The Barossa Zone in South Australia is mostly known for it’s dark, full-bodied, fruit-forward Shiraz (which we’ll come back to in a later post). Toward the eastern end of the zone lie the mountain ranges of the Eden Valley, with vineyards at 400 to 600 metres. Due to the higher altitude, the Eden Valley is considerably cooler than the Barossa Valley, which makes it ideal for white grape varieties, in particular Riesling and Viognier.

About the wine: Yalumba was founded in 1849 by a British brewer, Samuel Smith. While over the past several decades a large number of Australian wineries have been swallowed up by large, international wine companies, Yalumba stayed fiercely independent and is now run by the fifth generation of Smiths. As an independent, debt-free winemaker they are able to experiment, invest, and make wines that appeal to a wide variety of tastes.

The Eden Valley Viognier is sourced from 3 different vineyards and in terms of quality sits in between Yalumba’s Y series and their Virgilius. Compared to the Y series, the Eden Valley Viognier is sourced from better vineyard parcels and fermented in oak barrels (while the Y series only sees stainless steel). In my opinion, it is well worth the few extra dollars. The Virgilius is renowned for being one of the New World’s best examples of Viognier, so this winery has clearly shown they know how to handle this difficult-to-grow grape variety.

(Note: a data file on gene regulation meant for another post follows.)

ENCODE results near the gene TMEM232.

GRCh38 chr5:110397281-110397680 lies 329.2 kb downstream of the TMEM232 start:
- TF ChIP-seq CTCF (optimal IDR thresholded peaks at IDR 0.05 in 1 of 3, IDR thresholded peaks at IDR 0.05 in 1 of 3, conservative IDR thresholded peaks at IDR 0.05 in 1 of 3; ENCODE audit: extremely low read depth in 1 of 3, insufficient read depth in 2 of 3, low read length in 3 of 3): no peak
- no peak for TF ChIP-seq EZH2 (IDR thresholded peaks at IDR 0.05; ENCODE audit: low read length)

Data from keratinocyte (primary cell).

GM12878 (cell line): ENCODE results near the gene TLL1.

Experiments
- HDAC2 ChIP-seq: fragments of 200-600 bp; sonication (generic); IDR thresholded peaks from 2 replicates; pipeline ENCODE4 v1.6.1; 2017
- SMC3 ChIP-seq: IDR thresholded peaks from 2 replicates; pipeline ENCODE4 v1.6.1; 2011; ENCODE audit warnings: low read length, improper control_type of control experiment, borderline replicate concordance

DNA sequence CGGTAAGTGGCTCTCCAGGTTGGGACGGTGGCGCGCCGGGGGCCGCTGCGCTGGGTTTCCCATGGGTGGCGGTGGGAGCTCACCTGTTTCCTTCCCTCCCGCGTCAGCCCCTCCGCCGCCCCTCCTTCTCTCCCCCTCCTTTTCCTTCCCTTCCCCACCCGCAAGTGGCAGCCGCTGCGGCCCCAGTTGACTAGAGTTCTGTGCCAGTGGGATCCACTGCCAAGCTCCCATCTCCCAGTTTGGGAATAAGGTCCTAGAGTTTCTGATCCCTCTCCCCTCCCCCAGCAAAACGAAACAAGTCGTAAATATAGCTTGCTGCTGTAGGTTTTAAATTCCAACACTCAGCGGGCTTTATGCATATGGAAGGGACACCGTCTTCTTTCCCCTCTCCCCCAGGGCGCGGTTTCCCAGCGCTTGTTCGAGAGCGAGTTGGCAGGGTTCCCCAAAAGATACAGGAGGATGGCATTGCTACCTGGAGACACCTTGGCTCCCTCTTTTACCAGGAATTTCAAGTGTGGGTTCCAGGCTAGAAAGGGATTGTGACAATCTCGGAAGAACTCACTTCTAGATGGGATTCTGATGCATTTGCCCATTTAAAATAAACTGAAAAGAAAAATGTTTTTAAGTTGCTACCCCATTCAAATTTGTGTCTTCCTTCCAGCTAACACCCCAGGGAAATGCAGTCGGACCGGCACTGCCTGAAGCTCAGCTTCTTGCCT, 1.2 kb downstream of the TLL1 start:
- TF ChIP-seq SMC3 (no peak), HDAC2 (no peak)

We tasted this one tonight and were yet again impressed by its weight and complexity. It’s got ripe fruit (apricot and melon), floral notes, lots of spice (cloves), and some almost bitter notes on the finish. It’s has a buttery texture which explains its weight, but enough acidity to keep it standing. So overall, it’s complex and intense, but still very well balanced. A bit over the $20 mark, but quite extraordinary.

Chile > Maipo Valley > Concha y Toro Marques de Casa Concha Cabernet Sauvignon

Concha y Toro Marques de Casa Concha Cabernet Sauvignon

Country: Chile
Region: Maipo Valley
Producer: Concha Y Toro
Grape variety: Cabernet Sauvignon
Vintage: 2008
Found at: Costco, Co-op Wines and Spirits, Willow Park Wines and Spirits  (or see Liquor Connect and enter your postal code)
Price: $15.99 – $21.69

About the region